Changing the Game in Prostate Cancer Detection

Doctor comforting patient in office

Other than skin cancer, prostate cancer is the most common cancer in American men. The American Cancer Society estimates that 180,890 new cases of prostate cancer will be diagnosed in 2016 in the U.S.  If a man’s annual physical reveals an elevated PSA (prostate specific  antigen)  blood test,  he’s usually referred for a biopsy.  A high-tech prostate screening method is improving the way physicians locate, assess, target and track suspicious areas in the prostate by fusing advanced MRI images with live ultrasound images taken during biopsy.

To learn more about this powerful screening method called UroNav MRI-TRUS fusion biopsy, we spoke with a radiologist and a urologist who have been using it. UTHealth Radiologist Varaha S. Tammisetti, M.D.,  is affiliated with Memorial Hermann-Texas Medical Center. Urologist Ramesh Krishnan, M.D.,  is affiliated with Memorial Hermann Katy Hospital and Memorial Hermann Memorial City Medical Center.


What has been the traditional biopsy method for prostate cancer?

Dr. Tammisetti:  “Transrectal ultrasonography (TRUS) was used to perform most prostate biopsies, but only the back of the prostate where majority (but not all) of the cancers are located could be sampled randomly.  Two-thirds of the front of the prostate gland is not sampled. On average, it samples 12 separate sites of the prostate gland.”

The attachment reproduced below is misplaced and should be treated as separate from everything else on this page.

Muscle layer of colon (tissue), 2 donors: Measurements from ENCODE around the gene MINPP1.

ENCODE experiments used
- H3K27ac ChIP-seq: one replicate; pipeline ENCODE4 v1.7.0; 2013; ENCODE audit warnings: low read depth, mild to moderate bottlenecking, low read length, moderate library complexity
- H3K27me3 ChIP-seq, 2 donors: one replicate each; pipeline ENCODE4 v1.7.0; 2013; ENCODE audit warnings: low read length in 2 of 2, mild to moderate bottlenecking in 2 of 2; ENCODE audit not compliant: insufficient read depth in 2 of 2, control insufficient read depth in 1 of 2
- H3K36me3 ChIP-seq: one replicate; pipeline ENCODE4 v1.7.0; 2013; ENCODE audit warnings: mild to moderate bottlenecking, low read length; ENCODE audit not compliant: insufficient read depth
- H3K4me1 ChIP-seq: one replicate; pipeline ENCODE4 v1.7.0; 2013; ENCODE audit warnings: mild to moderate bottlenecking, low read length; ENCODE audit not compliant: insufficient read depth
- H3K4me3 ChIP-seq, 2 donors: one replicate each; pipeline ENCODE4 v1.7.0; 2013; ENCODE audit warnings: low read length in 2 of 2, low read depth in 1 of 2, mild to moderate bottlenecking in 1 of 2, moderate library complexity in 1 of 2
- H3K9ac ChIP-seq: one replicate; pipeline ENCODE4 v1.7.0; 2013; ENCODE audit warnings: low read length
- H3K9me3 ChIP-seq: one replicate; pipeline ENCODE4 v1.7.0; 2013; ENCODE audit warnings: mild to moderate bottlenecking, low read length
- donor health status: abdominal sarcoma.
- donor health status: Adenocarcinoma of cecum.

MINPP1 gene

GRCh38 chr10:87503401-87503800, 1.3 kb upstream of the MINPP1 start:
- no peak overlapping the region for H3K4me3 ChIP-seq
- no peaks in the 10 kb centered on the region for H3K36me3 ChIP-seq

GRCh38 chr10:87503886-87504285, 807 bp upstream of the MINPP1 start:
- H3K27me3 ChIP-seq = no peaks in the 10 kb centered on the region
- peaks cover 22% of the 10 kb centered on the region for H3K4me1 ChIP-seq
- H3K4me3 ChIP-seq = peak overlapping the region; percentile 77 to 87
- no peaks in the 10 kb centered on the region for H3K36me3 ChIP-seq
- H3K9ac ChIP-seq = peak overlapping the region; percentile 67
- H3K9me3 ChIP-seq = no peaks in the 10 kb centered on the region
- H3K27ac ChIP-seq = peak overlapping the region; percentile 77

Why do so many cancers go undetected using TRUS screening alone?

Dr. Tammisetti:  “TRUS  is in fact a ‘hit and miss’ approach because you are essentially sampling only 1 percent of the prostate gland before making a treatment decision. Imagine doing this for breast cancer in women without doing any prior imaging. Approximately 30 to 40 percent of clinically significant cancers are missed using TRUS biopsy alone. It also detects low-grade/low-risk prostate cancers.”

How does the UroNav system improve biopsy accuracy?

Dr. Tammisetti: “The UroNav  MRI-TRUS fusion biopsy gives us the ability to fuse together the advanced MRI images taken before biopsy with the ultrasound used during the biopsy to improve the odds of detecting cancer. This enables us to evaluate 100 percent of the prostate, improving biopsy accuracy rates and helping ensure that more prostate cancers don’t go undetected or untreated. In essence, UroNav guided fusion biopsy helps detect a higher number of clinically significant (intermediate/high-risk) prostate cancers and fewer low-grade/low-risk prostate cancers.” 


How does the advanced MRI used with UroNav provide a more complete picture of the prostate?

Dr. Tammisetti:  “Multiparametric  prostate MRI (mpMRI) combines several advanced imaging techniques of MRI, including 2-D and 3-D anatomic imaging of the prostate. This diffusion-weighted imaging technique highlights the ‘clinically significant’ tumors while the dynamic contrast enhancement (DCE) technique allows us to measure increased blood flow to prostate tissues, which can indicate a tumor is present.”

What is a “clinically significant” cancer?